The production of Au nanoparticles was carried out employing chitosan as the stabilizer and reducing agent in the photoreduction of tetrachloroauric acid (HAuCl4) induced by femtosecond pulses at 790 nm. Chitosan [(1→4)-2 amino −2 -deoxy-β-D-glucan] is a linear cationic polysaccharide obtained by deacetylation of chitin [(1→4)-2 acetamide –2 –deoxy-β-D-glucan], which is normally found in crustaceans. However, it is not completely deacetylated, being therefore a copolymer of acetamide and amine groups. Chitosan was extracted from gray shrimps chitin using the method described in Ref , and purified by dissolution in acetic acid, precipitated in NH4OH and filtered using a 45 μm membrane. It has a molecular weight (Mw) of 8 × 104 g/mol, determined by viscometry , and a degree of acetylation (DA) of 14, determined by proton NMR using deuterated water. The molecular structure of chitosan is presented in the detail of Fig. 1 .
The tetrachloroauric acid (HAuCl4) solution and acetic acid were purchased from Aldrich and used without further purification. A solution of chitosan in acetic acid (0.24 wt%) was prepared by adding 2 mL of glacial acetic acid to 0.1 g of chitosan and then diluting with 40 mL of ultrapure water while stirring. The aqueous solution of HAuCl4 (0.2 wt%) was mixed with the chitosan solution in a 1:3 volume ratio at room temperature, which corresponds to an equimolar proportion of chitosan repeating units to Au. The sample was placed in a 2-mm path-length quartz cuvette for linear and nonlinear optical experiments.
As the excitation source for the photo-reduction, we used 30-fs pulses from a multi-pass amplifier (790 nm and 1 kHz repetition rate). To monitor the dynamics of Au nanoparticles formation, we measured the time evolution of the plasmon absorption band using a pump-probe scheme, as illustrated in Fig. 1. The sample is excited by a laser beam with a diameter of 1.6-mm and irradiances varying from 4 × 1011 W/cm2 to 14 × 1011 W/cm2. The time-evolution of the sample absorption was determined using a white LED (430–600 nm) as a probe beam, whose light was measured by a spectrometer. The probe beam does not produce any excitation of the sample. The sample is automatically agitated (5 Hz), perpendicularly to the pump and probe beams, throughout the entire experiment to homogenize the distribution of the produced Au nanoparticles.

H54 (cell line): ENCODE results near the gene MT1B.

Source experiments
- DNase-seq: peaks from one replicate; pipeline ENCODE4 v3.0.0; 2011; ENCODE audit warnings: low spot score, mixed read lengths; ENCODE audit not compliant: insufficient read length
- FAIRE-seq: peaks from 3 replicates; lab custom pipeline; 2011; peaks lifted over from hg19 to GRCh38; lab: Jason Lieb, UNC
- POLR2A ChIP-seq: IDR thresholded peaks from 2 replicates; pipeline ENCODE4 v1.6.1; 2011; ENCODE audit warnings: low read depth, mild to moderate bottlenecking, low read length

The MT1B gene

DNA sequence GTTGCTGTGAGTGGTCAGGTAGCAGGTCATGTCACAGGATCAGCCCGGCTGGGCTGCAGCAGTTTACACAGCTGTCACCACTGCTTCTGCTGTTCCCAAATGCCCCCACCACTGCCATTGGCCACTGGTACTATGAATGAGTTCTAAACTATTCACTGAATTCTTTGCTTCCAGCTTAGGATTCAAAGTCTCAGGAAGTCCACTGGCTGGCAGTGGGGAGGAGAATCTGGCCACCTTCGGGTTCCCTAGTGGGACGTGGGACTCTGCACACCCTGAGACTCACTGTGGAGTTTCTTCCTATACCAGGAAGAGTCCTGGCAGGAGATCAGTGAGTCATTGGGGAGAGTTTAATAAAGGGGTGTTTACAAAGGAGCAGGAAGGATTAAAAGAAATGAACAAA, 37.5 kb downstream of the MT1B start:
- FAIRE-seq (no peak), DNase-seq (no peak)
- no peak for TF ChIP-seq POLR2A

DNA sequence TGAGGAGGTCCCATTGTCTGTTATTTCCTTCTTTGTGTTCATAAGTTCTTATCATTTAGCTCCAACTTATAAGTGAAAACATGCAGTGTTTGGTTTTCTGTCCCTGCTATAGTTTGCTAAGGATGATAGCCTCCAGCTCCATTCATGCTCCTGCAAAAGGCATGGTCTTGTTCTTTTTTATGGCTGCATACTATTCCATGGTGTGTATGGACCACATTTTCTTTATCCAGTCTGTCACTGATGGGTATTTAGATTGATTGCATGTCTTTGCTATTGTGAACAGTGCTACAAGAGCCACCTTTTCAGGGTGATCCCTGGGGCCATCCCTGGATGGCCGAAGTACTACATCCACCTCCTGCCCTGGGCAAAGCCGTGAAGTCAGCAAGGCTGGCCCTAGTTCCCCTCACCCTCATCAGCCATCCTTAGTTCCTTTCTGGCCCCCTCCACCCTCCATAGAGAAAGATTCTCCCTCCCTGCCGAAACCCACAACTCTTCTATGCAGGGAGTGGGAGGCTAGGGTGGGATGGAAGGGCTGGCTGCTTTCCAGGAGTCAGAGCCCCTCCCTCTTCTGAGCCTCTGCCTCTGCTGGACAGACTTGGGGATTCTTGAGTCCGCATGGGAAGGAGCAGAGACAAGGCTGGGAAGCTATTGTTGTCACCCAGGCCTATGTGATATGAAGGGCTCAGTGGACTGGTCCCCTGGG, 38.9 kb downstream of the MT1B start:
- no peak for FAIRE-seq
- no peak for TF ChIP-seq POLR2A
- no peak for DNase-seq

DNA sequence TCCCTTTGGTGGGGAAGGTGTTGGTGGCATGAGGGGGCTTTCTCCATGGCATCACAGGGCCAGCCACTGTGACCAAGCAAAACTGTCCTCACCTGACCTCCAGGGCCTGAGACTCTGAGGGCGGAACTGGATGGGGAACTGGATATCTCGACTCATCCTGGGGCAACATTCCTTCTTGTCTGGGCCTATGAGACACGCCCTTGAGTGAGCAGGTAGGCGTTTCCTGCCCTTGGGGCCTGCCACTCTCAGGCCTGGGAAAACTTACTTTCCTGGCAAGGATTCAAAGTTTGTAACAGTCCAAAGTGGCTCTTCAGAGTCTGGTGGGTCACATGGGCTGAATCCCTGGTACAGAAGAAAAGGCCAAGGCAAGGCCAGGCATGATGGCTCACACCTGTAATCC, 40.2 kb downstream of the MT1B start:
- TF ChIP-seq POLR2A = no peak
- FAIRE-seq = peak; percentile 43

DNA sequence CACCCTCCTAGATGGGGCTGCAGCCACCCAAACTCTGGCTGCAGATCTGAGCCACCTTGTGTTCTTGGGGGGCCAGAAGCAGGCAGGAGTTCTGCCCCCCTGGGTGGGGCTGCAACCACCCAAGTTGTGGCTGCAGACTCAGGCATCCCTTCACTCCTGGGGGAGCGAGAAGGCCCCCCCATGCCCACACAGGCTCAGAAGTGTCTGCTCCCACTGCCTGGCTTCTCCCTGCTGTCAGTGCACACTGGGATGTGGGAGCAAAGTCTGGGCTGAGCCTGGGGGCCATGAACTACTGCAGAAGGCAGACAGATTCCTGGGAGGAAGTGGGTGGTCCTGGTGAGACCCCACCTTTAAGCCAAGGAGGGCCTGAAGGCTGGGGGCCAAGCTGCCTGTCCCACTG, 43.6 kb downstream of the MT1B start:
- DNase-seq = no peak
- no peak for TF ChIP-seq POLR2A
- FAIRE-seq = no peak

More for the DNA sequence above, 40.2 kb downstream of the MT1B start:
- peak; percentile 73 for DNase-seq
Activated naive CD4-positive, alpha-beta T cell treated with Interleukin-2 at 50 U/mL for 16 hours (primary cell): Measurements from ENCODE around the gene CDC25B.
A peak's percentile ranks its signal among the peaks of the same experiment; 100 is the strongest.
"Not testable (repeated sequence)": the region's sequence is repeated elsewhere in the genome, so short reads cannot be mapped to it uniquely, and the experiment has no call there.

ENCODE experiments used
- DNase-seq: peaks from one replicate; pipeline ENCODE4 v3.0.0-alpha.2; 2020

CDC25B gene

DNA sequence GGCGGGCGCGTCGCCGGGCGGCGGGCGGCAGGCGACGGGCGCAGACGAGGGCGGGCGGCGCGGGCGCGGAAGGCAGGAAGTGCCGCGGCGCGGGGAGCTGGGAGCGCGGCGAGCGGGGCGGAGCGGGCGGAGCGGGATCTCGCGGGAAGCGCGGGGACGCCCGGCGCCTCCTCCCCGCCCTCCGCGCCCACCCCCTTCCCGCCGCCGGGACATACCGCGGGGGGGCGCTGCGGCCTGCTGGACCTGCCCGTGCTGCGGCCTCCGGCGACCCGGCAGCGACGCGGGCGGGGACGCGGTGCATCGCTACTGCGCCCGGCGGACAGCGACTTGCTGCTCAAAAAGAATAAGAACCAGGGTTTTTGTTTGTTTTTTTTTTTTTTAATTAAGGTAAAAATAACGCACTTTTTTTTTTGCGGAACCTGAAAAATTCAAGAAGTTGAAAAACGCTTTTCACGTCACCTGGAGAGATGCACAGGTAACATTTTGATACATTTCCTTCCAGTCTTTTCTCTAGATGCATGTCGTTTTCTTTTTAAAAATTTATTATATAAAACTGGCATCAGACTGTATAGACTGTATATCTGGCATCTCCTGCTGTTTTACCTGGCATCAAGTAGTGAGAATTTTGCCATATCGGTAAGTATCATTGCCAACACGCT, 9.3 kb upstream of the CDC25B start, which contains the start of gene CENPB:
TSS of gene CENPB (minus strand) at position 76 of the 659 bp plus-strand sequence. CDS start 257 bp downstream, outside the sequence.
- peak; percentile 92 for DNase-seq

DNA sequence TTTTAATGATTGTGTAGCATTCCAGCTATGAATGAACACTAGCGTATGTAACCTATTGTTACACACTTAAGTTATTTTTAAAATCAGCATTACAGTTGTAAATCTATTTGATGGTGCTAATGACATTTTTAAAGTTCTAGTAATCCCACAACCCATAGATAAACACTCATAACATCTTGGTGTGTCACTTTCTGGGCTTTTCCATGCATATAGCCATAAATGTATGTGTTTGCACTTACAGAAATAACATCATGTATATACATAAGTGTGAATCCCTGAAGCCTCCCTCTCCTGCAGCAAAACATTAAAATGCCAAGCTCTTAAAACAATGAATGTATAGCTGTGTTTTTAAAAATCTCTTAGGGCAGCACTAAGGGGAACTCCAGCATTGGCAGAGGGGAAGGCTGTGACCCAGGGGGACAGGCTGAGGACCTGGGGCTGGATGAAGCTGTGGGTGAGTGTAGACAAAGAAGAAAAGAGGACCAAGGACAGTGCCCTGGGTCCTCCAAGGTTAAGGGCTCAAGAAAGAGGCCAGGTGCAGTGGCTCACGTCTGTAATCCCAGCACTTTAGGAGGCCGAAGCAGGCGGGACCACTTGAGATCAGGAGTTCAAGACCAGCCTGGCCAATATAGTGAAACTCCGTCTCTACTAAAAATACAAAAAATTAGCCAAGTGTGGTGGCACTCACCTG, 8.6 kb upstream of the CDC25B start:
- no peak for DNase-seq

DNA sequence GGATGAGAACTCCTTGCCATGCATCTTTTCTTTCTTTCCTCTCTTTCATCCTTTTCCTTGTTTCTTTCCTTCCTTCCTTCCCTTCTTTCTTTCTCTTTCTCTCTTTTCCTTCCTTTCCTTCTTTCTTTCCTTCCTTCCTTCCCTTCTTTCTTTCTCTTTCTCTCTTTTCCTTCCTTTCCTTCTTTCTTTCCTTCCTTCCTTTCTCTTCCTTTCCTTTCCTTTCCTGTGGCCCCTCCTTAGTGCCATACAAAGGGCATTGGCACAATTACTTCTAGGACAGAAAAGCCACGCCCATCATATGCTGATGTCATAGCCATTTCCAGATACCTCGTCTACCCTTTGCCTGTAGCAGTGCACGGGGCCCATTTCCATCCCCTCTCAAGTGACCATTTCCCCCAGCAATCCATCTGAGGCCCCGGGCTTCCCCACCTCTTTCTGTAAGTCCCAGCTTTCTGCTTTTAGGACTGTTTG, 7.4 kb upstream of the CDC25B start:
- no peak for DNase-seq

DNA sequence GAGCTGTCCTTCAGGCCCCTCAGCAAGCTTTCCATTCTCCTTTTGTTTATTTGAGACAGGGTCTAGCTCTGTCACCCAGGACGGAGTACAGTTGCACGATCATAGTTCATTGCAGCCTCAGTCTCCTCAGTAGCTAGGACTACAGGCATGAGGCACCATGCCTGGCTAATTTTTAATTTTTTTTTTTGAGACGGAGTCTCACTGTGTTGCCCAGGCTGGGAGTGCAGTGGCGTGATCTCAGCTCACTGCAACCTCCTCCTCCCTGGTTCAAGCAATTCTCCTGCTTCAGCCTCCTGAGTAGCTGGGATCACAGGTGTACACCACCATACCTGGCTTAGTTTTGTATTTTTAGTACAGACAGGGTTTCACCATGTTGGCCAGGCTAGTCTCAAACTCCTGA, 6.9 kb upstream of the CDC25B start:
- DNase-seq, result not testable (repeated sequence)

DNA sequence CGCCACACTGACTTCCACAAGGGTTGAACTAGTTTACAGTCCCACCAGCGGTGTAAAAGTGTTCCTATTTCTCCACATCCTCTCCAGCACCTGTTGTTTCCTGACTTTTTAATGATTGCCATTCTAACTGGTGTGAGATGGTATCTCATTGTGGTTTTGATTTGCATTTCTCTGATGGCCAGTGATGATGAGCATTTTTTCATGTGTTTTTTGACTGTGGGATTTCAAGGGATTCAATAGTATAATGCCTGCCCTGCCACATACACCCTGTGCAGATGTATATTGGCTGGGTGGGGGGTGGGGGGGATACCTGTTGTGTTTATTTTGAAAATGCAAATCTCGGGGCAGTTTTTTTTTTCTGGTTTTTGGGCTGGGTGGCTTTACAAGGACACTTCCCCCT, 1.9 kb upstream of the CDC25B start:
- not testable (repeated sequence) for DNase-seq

UV-Vis spectra of the samples were measured with a Cary-17 spectrometer at room temperature. Transmission electron microscopy (TEM) images were obtained with a Philips CM120 scanning electron transmission microscope. The solutions used in the irradiation experiments were casted onto silicon windows and dried in vacuum at room temperature overnight to perform infrared absorption experiments. Infrared absorption spectra of these samples were recorded in a ThermoNicolet Nexus 470 Fourier transform infrared (FTIR) spectrometer in transmission mode, with 32 scans and 4 cm−1 resolution.